(Mostly before Amtrak)
The links below lead to various passenger timetables from the years just prior to Amtrak's first operations in 1971. Some railroads still had extensive brochures, and a large number of routes with passenger service. Others had rather plain little postcard size schedules to provide very minimal information. The CEI's "Chicago to Danville Flyer" may be the champion in the minimalist category, printed on one side of a 3 by 5 postcard. The GMO is close behind for its three trains between Chicago and St. Louis. I hope these documents bring back some memories for some of you and partially illustrate the end of the private railroad passenger era for all. In the middle of the entries is one from 1873 for the Lake Shore and Michigan Southern Railway (part of the NYC System later) - a reprint from a bygone era. The final entry is an early Amtrak National Timetable from the summer of 1971. This early document from Amtrak's first year illustrates the significant reduction in frequencies that occurred nation wide at Amtrak's inception. August 2019 addition: two Amtrak National Timetables (1973 and 1990) that surfaced in some files.
The several files from post World War Two passenger train promotions by the Milwaukee Road are courtesy of Pat Heinan, retired DRGW and Amtrak engineer (added July 2019).
For passenger schedules for the B&O and the DRGW, see the pages for those railroads.
An additional note on passenger schedules and information available from old Official Guide monthly documents: I have various copies of the Official Guide to Railways (and later Airlines) available from the years 1851 through 1969 (16 various monthly editions scattered over those years). If there is a particular railroad or short line that you would like to research for a project or general interest, contact me at the email address on the home page.
March 2019 addition: linked below is the Official Guide from October 1947 which I obtained from an abandoned B & O station in the seventies - 1500 pages where countless hours can be wasted checking out how things were in the old days.....
October 1947 Official Guide to Railways
At some date in the 1970s, I borrowed this Guide from the desk drawer of an abandoned railroad agent’s office, I believe somewhere along the Baltimore & Ohio lines. Why a book of this vintage had been kept on hand is lost to history, but I was happy to obtain the resource at the time. The circulation directions for the book on the cover indicate that it was first placed on the passenger train “Shenandoan Limited” and then passed to various B & O stations as new guides were issued. I stored the book in a protective box and have referred to it numerous times over the years. Now over seventy years old, the book’s pages are quite frail. As I have consulted it recently, and pages have torn and split, I realized I would soon have a pile of brown paper “saw dust” instead of a book. From this conclusion was born the project to scan the Guide and post it on the website. After some consideration, it seemed most appropriate to place these links in the general passenger section of the site, since the primary focus of this guide was to assist passenger ticket offices across the nation.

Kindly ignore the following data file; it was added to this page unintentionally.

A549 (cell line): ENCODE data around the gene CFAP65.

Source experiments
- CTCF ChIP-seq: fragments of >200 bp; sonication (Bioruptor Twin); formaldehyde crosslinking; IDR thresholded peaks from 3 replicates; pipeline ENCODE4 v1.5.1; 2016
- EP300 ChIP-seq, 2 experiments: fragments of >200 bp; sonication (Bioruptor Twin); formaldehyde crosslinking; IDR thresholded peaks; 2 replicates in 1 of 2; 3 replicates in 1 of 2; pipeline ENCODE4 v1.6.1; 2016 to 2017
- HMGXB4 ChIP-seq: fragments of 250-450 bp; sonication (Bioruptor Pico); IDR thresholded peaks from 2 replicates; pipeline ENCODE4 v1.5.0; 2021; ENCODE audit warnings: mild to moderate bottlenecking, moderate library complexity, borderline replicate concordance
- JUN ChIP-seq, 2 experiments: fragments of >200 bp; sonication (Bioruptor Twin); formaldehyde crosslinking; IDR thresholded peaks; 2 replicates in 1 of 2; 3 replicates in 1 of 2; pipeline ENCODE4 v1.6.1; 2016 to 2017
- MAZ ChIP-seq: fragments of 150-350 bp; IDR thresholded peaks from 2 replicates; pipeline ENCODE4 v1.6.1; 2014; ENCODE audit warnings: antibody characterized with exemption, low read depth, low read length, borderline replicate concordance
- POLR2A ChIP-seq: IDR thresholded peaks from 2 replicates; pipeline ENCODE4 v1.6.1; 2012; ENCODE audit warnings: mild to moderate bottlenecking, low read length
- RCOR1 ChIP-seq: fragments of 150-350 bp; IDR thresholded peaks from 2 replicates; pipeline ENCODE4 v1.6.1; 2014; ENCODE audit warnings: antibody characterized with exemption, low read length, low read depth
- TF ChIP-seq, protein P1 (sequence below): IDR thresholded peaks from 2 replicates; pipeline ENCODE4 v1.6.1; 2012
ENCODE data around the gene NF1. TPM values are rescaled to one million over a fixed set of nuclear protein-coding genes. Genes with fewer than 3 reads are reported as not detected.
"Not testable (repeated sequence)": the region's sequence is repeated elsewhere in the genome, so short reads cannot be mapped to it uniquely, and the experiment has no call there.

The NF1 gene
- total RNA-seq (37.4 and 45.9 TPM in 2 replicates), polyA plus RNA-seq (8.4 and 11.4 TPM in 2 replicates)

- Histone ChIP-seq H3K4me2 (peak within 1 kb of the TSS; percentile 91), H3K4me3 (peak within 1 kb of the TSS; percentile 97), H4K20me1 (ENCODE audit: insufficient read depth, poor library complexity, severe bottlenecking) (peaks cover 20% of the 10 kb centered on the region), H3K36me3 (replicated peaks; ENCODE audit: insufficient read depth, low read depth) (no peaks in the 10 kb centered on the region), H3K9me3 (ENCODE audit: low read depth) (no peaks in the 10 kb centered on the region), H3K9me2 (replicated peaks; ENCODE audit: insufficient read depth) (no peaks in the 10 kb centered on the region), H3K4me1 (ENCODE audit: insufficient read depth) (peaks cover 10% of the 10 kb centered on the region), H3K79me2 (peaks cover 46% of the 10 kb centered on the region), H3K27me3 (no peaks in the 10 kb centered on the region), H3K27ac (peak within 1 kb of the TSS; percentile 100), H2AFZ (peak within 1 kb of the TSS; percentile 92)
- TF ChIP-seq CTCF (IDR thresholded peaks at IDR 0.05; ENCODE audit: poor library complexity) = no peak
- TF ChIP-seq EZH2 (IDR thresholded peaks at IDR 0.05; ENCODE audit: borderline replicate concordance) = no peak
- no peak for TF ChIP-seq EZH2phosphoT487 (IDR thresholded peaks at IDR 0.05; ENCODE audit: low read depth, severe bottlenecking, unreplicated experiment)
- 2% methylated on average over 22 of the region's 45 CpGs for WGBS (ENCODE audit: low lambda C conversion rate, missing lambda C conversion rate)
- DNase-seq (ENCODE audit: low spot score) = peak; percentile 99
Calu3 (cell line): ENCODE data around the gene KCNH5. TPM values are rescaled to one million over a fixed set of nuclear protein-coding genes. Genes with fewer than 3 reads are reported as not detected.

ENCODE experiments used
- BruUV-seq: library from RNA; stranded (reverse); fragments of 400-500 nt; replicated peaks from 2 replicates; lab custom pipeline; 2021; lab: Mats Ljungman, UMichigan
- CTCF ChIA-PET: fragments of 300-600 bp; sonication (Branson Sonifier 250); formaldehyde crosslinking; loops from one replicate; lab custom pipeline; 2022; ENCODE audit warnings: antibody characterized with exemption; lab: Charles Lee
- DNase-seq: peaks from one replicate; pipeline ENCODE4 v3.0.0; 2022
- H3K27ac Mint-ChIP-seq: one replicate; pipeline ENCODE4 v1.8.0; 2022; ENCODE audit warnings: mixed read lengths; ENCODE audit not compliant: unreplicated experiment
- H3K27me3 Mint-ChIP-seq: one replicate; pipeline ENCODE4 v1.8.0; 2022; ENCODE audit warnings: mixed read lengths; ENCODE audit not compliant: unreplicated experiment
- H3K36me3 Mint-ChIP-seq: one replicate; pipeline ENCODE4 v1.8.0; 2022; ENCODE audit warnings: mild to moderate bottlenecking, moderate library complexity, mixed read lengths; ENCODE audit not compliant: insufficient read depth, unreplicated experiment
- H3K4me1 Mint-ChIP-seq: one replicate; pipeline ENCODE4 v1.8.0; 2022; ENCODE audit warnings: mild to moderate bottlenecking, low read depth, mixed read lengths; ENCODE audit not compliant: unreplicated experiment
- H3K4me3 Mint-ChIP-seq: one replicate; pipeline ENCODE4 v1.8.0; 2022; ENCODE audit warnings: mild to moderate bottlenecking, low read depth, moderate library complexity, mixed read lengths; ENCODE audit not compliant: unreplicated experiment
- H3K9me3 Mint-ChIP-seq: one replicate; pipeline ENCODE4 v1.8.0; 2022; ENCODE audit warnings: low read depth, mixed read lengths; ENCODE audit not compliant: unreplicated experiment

The October 1947 Guide was over 1500 pages, and it included entries for air lines and steamship companies. Several of the air lines still exist today under the same corporate names, although they surely are very different companies from those of 1947. Similarly, only a handful of the railroad companies in 1947 have the same name today. If there is a “fallen flag” from that era that interests any viewer, it can be found in this guide. While this particular year probably does not represent the largest number of passenger schedules and other information from the railroad companies, it is representative of the post World War Two era before the railroad companies started to abandon the passenger service market. Should anyone desire to print copies of pages for a research report or similar project from these links, contact me at the email address on the home page.
To keep the file sizes reasonable, there are around 100 pages in each of the fifteen files. The General Index is found in the first section. The indexes of points served (by water, rail, and air lines) are found in the final sections starting on page 1253 and continuing to the end of the volume. Pages 905 and 906 from the 1947 guide are missing, perhaps damaged at some point and thrown away. Page 905 dealt with the Pullman Company, and page 906 was the map for the important Southern Pacific subsidiary, the St. Louis Southwestern (SSW or Cotton Belt). I found the appropriate pages from the March 1945 guide and slipped them in for the missing pages.